Is there a cure for Zoom nausea? Ninety minutes into a work call looking at eight small screens besides my own face mirrored, I could feel the descent of a headache as heavy as the rainclouds on the horizon. There’s something about video calls in particular – in principle about connectedness but in practise unexpectedly draining – that sucks the fresh air from a room and fills the brain with crackling over-stimulation.
I thought about the soft grey heron I’d earlier spotted standing in the rain like a furled golf umbrella, elegant and alien on a grassy verge beside the tarmac’s pothole pock marks. All I wanted was to close my stinging eyes for a moment and let cold droplets wash over them too.
Our relationship with nature has changed under lockdown. Being aware of just how far we were permitted to roam caused many to take the gambit and do so, looking with more purpose at the outdoor spaces immediately nearby, making discoveries about other species as well as ourselves.
Birds, centre stage as traffic noise dwindled, appeared to sing more loudly. We were noticing what was already there. There was a rush on seeds; not just from experienced gardeners tending to carrots and cabbages, but lured-out newcomers. Some tenement dwellers wholesomely pitched together to turn neglected shared gardens into welcoming places. Others felt the lack of their own accessible green space strongly; cooped up and frustrated, without the health and sanity benefits of outdoors access. That feels deeply wrong, deeply unfair.
‘An act of resistance’
Many books are born into the pandemic without meaning to be (I know this intimately – my own, Exit, is out next week). We will reckon many times with what Scotland’s land means to its citizens as the climate crisis worsens and politics evolve. But it was with a newly tuned lockdown mentality I opened Antlers of Water – billed not as “nature writing” but as, precisely, “writing on the nature and environment of Scotland”, a new anthology edited by Kathleen Jamie.
I sometimes struggle to relate to a concept of nature writing in which boundless skies seem to emerge from an author’s abundance of time, travelling solo to remote locations by car which I lack, and rattling off subspecies. Some of this is a kneejerk reaction to the genre’s least generous stereotype, rather than its modern reality. Perhaps some of it is also resentment of train prices.
What I do like are interior journeys; navigation of the natural world which is curious and welcoming of the unexpected and unknown, and willingness to share some of the learning around. There is much of that open-hearted spirit in this anthology. As Jamie says in her introduction, “In a time of ecological crisis, I would argue that simply insisting on our right to pay heed to natural landscapes and non-human lifeforms amounts to an act of resistance to the forces of destruction.”
A beautiful pigeon
Nethertheless, I found myself gravitating to the few pieces which contemplated nature within working and urban settings. I liked Malachy Tallack on taking breaks from work, and how each time a walk is repeated, its meaning deepens. During lockdown, I started to shake off each day’s anxiety by the mid-point of my own circuit. Perhaps there’s no bad time to walk in the woods. As poet Em Strang writes, “But don’t wait thinking you need better boots or a waterproof that’ll keep out the rain. / It won’t. Don’t wait.”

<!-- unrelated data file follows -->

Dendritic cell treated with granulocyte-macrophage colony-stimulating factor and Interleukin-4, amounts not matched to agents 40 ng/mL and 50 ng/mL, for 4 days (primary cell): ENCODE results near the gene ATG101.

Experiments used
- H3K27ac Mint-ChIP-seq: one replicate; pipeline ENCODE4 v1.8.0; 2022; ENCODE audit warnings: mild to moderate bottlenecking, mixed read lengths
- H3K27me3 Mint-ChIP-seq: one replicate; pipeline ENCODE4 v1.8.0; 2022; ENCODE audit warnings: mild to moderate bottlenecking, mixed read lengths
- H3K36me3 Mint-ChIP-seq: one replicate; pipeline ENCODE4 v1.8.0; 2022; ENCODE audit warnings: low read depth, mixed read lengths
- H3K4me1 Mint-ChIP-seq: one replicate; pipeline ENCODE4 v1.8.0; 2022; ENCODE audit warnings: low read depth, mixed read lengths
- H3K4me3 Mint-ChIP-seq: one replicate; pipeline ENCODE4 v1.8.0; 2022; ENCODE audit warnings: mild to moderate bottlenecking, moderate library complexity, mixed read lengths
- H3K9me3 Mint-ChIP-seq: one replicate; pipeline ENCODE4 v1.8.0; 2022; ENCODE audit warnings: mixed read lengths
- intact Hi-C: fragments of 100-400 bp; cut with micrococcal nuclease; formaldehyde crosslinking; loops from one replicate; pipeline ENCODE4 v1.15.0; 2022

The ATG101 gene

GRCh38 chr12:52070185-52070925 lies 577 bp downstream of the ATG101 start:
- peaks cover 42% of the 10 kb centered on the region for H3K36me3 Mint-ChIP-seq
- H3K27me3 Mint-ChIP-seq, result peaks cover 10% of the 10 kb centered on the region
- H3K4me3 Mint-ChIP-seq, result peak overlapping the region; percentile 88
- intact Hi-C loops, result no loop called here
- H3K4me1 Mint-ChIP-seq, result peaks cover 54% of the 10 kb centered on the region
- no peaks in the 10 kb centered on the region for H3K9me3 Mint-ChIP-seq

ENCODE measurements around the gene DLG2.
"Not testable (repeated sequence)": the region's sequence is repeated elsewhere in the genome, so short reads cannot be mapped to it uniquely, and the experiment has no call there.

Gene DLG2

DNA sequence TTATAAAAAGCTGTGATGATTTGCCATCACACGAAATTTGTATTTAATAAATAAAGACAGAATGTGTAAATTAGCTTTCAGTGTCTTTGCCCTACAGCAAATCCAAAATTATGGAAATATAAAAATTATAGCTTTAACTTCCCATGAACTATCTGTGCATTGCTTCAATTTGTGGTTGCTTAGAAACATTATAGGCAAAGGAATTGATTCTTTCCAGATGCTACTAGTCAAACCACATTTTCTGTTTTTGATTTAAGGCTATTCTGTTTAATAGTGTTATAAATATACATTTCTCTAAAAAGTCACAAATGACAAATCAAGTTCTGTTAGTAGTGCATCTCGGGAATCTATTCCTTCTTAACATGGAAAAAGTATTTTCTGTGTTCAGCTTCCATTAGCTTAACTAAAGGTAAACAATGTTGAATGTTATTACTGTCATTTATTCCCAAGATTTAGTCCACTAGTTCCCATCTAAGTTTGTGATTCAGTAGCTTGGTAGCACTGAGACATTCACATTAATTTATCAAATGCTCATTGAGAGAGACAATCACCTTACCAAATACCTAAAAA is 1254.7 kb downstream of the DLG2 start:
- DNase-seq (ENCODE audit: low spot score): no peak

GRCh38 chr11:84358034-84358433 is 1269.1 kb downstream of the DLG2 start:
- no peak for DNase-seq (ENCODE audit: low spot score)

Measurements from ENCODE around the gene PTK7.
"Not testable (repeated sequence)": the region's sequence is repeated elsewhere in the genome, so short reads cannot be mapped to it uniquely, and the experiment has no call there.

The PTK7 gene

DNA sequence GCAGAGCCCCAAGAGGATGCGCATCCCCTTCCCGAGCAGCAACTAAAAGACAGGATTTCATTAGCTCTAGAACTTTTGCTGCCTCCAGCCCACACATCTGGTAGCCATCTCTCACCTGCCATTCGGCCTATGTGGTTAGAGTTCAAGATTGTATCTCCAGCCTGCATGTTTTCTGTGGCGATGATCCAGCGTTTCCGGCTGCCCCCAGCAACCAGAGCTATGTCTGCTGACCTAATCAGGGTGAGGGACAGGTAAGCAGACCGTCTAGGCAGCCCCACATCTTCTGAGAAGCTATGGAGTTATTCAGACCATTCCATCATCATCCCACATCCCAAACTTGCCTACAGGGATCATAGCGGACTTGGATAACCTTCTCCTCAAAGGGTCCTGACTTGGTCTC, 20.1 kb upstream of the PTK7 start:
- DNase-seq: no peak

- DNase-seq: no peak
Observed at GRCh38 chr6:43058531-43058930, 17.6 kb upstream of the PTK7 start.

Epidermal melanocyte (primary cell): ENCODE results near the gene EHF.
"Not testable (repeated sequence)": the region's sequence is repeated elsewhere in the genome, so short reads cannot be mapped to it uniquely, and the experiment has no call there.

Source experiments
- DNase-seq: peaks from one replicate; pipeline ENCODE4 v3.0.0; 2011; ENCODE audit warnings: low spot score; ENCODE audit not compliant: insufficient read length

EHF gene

As Tallack continues, wintertime approaching, “This was, in some ways, the ideal time to get to know a place, where there is less to see and be distracted by. Everything felt stripped to its essence. This refuge is never truly divided from things we might wish to escape. It is not possible or responsible to pretend otherwise.”
Chitra Ramaswamy describes the wonder of standing by the window of a Leith flat on a busy road, her son delighted by a humble pigeon. She realises the bird is beautiful. “Being a mother does this to you. Sharpens our senses as forcibly as it prises open your heart.” Jacqueline Bain also writes about what is close by. No longer having “the mobility to roam the braes”, she watches the wasps instead.
The raven iconography of Lerwick’s Up Helly Aa is explored in a galvanising piece by Sally Huband, as well as the fact women and girls are still excluded from the procession. “Few people dare to speak up, to call for girls and women to be included in the Lerwick event; it’s not worth the hassle. I didn’t at first but then something inside of me snapped.” Go Sally!
Something bigger than ourselves
Linda Cracknell dreamily considers the low tide. “It invites us to walk out onto a shiny no-man’s-land that lays another sky beneath our feet. Here we might fall through into a different world or a seal adopt a human form.” Just as magical is Jim Carruth’s poem about human meeting roe deer, each staring at the other. I held my breath while reading it. Later I was warmed by Jim Crumley’s enthusiastic observations of eagles.
But this is a collection that understands danger as well as beauty. Several writers ruminate over warships lurking in our waters. Gavin Francis notices the submarine hangars of Rosyth Dockyard while paddling with his kids on the beach, wondering what future generations will make of the risk to human life.
Amanda Thomson, after describing delightfully the “blue, black, white noise” of sea birds, says “It was clear that everything would go on whether or not we were there, indeed, despite us being there and, as a gust whipped up to unsteady us and we found ourselves suddenly too close to the edge, or on a bank down to another cliff edge that was slippier, or steeper than we imagined, we knew how vulnerable, and how remote, how isolated we really were.”
This knowledge, that out there is something bigger than ourselves, is a relief. How deep the water is, how old the mountains. Scotland is wild. I’m going out to look again.
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